Posted by: cg00n | May 17, 2012

For Your Lumps Only

Welcome back to more news and pictures intended for your entertainment and edification.  Good luck finding either or both.

First up:  I got a call from Dr. D informing me of the results of the B-RAF mutation test.  I lose.  So much for trying to feel lucky.  So, Vemurafenib is off the menu since it won’t work for my lumps.

Moving on to the proposed IL-2 direct injections, little has changed except that a few emails have passed back and forth between Dr. G‘s assistant and myself.  When we first mooted this treatment P and I had the impression that I could start within a week or two.  That was six weeks ago and one of my lumps had grown to about 8mm in diameter – see photo section below.  I should have a date for the first injections Real Soon Now but that day could still be a week or two away by which time it would have grown some more.  After that I would have to wait a little longer to know if the injection was effective – it is possible that this won’t work on me.  As a result, when we saw Dr. M today I got the thing taken out, along with a couple more that were a little worrying.  It was quite a chunk of meat, let me tell you.  I took a short glance at the procedure in progress and abandoned any idea of ever becoming a surgeon.

It was my intention to take up Dr. Ohashi’s offer to supply her with some tumour tissue so that her team could culture some of my T-cells.  However, I left it too late to figure out all the ins-and-outs involved.  There are normally quite a lot of bureaucratic hurdles to clear before I can start FedEx-ing bits of myself across the continent, although she was kind enough to offer  to fast-track this if I could get the machinery going at my end.  Sadly I couldn’t find the right buttons to push so this will have to wait for another day and another lump.

Both Dr. D and Dr. M confirmed that I was the sole subject of a meeting of the two of them plus Dr. G held on April 30th.  The intent was to try to figure out a course of action between them so that I would have a more coherent picture of my treatment options.  However, as Dr. M admitted, they really don’t have a very coherent plan.  My particular case is a little unusual, mostly in the sense that I’m still alive and generally kicking after four years with only a mangled leg to show for it.  Dr. G has scheduled me for another PET scan in early June to make sure things have not spread beyond the leg.  When (and if) they do then Dr. D can do her best to remove the pestilence by chemical means and perhaps I will be treated to some cultured T-cells by Dr. Ohashi, but until then all we can do is to keep more or less treating the symptoms.  Sometimes this really wears me down.  When a new lump comes up it is a bit like being given a random electric shock.  There is nothing I can do to prevent the shocks or to control when they come.  This can lead to a real sense of helplessness, and that was what got me interested in the book Learned Optimism by Dr. Martin Seligman.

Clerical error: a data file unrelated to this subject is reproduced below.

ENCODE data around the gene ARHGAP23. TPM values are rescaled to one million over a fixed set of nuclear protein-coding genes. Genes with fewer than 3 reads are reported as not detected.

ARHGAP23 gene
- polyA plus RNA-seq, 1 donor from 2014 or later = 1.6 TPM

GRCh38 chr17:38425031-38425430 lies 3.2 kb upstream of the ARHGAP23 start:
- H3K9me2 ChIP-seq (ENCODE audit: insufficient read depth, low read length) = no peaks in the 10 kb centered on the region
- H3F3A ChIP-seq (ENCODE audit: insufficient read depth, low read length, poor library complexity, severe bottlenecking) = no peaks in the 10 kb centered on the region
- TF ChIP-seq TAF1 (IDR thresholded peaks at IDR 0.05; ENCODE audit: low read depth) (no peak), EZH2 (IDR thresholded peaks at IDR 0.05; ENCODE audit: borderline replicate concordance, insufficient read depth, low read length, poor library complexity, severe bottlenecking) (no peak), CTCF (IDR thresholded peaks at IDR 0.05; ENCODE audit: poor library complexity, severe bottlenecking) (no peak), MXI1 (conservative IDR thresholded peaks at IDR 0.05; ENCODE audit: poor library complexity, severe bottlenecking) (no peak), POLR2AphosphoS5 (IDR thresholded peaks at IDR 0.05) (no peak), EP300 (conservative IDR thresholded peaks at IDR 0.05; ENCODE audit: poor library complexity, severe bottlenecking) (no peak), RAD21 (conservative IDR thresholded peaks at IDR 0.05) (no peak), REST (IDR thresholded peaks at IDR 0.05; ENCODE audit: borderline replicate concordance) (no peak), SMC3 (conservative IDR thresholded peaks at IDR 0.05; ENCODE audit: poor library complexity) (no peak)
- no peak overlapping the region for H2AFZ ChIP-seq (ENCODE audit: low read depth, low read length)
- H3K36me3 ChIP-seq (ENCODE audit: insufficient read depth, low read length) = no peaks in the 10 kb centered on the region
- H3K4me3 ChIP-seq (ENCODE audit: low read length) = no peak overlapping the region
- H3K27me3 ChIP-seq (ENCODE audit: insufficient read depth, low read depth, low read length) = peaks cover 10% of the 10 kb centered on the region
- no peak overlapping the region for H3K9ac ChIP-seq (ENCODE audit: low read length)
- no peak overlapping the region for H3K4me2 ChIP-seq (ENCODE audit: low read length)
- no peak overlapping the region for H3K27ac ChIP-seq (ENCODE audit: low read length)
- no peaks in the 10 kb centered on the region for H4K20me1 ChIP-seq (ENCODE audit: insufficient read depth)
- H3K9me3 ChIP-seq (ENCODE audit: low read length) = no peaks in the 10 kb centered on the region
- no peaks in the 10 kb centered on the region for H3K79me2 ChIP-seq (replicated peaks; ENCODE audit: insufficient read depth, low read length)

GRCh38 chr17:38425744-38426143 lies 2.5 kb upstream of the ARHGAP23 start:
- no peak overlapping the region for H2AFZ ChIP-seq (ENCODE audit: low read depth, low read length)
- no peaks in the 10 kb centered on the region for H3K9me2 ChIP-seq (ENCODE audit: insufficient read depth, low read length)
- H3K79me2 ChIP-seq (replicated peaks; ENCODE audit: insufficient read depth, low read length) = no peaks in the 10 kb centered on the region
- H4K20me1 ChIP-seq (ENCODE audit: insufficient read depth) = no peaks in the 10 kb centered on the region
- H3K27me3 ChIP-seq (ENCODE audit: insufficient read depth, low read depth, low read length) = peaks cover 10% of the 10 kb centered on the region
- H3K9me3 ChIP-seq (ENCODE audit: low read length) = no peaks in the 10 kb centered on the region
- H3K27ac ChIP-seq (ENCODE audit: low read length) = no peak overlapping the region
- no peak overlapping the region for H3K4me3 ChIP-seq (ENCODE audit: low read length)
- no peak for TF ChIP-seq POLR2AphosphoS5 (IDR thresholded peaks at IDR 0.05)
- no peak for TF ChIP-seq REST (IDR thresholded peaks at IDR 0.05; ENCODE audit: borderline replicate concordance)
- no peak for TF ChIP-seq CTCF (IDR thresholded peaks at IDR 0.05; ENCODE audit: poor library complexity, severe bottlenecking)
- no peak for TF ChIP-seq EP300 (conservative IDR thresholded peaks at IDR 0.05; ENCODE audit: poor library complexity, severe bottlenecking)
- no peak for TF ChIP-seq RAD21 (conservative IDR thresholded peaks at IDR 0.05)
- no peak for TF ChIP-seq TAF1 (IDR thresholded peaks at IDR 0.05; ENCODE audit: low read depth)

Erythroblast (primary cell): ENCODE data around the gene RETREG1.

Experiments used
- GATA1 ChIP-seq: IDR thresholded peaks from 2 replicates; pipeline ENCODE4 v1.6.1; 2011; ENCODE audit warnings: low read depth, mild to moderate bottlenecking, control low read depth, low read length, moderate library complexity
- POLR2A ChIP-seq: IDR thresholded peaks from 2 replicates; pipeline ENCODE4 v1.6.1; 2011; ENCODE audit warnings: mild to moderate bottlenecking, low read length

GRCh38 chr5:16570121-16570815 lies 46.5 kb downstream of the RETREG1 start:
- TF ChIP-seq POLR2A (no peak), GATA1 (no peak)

Animal research suggests that about two thirds of the population will give up trying to improve their situation if they are subject to random, uncontrollable annoyances.  However, the remaining one third will never give up:  they do not learn helplessness but manage to remain optimistic.  Dr. Seligman explores some of the implications of this for humans.  There are several interesting online tests one can take at the Authentic Happiness website.  I tried several and discovered, to my total shock and amazement, that I am actually quite the optimist.  The results of the Optimism test suggests that I believe good things have permanent causes, that bad things are the result of transient conditions, and that a failure in one area of my life has no particular bearing on any other areas.  These are all signs of optimism and optimism is good for your health, in general.  I guess I’m happier than I realised.

Exactly how my anxiety fits into this I’m not sure but I’m not going to let that get me down.  I have now convinced myself that taking Clonazepam to help regulate my mood is no worse than taking heart or thyroid medication.  Maybe I will be sufficiently enlightened, eventually, to be able to rise above my mental afflictions but for now I’m content to keep taking the tablets as necessary.

News Roundup

I am reliably informed that one of my good friends has just had a suspicious mole removed from the foot.  My thoughts and best wishes are with you and I will be most interested to hear the results of the pathology report.

In other news:

Photo Section

A couple more leg shots for those of you with a fetish for the macabre.

Octolumpy: the scene in early February 2012

8mm lump awaiting excision

Big Evil Eye


  1. Check out

    She is having good results with her treatment and her scientific background gives insights into current on going studies . Hope this helps .


  2. Dear LB, Thanks for the link! Les has quite a bit of interesting stuff on her site. Perhaps, as a nurse, she has a better chance of understanding it than I 🙂 Anyway, your support is greatly appreciated

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